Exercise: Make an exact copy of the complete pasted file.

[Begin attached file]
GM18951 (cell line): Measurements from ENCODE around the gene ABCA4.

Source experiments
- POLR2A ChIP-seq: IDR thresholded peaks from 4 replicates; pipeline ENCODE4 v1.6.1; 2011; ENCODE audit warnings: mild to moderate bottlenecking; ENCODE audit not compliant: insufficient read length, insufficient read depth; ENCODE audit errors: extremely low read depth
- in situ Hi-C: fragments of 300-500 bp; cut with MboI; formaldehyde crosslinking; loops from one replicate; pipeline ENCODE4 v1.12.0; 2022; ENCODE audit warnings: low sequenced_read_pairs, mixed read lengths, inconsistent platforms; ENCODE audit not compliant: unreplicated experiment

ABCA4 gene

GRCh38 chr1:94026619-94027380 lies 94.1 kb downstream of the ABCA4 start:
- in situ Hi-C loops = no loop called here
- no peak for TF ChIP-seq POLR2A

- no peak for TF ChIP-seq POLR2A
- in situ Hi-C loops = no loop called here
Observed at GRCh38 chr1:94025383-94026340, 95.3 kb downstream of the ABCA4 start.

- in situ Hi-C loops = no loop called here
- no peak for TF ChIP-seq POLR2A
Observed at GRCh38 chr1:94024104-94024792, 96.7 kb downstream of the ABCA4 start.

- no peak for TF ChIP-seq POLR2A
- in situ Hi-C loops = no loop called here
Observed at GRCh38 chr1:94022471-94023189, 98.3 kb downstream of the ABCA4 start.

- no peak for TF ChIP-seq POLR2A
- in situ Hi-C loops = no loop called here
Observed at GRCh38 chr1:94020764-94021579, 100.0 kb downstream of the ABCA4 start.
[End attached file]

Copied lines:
GM18951 (cell line): Measurements from ENCODE around the gene ABCA4.

Source experiments
- POLR2A ChIP-seq: IDR thresholded peaks from 4 replicates; pipeline ENCODE4 v1.6.1; 2011; ENCODE audit warnings: mild to moderate bottlenecking; ENCODE audit not compliant: insufficient read length, insufficient read depth; ENCODE audit errors: extremely low read depth
- in situ Hi-C: fragments of 300-500 bp; cut with MboI; formaldehyde crosslinking; loops from one replicate; pipeline ENCODE4 v1.12.0; 2022; ENCODE audit warnings: low sequenced_read_pairs, mixed read lengths, inconsistent platforms; ENCODE audit not compliant: unreplicated experiment

ABCA4 gene

GRCh38 chr1:94026619-94027380 lies 94.1 kb downstream of the ABCA4 start:
- in situ Hi-C loops = no loop called here
- no peak for TF ChIP-seq POLR2A

- no peak for TF ChIP-seq POLR2A
- in situ Hi-C loops = no loop called here
Observed at GRCh38 chr1:94025383-94026340, 95.3 kb downstream of the ABCA4 start.

- in situ Hi-C loops = no loop called here
- no peak for TF ChIP-seq POLR2A
Observed at GRCh38 chr1:94024104-94024792, 96.7 kb downstream of the ABCA4 start.

- no peak for TF ChIP-seq POLR2A
- in situ Hi-C loops = no loop called here
Observed at GRCh38 chr1:94022471-94023189, 98.3 kb downstream of the ABCA4 start.

- no peak for TF ChIP-seq POLR2A
- in situ Hi-C loops = no loop called here
Observed at GRCh38 chr1:94020764-94021579, 100.0 kb downstream of the ABCA4 start.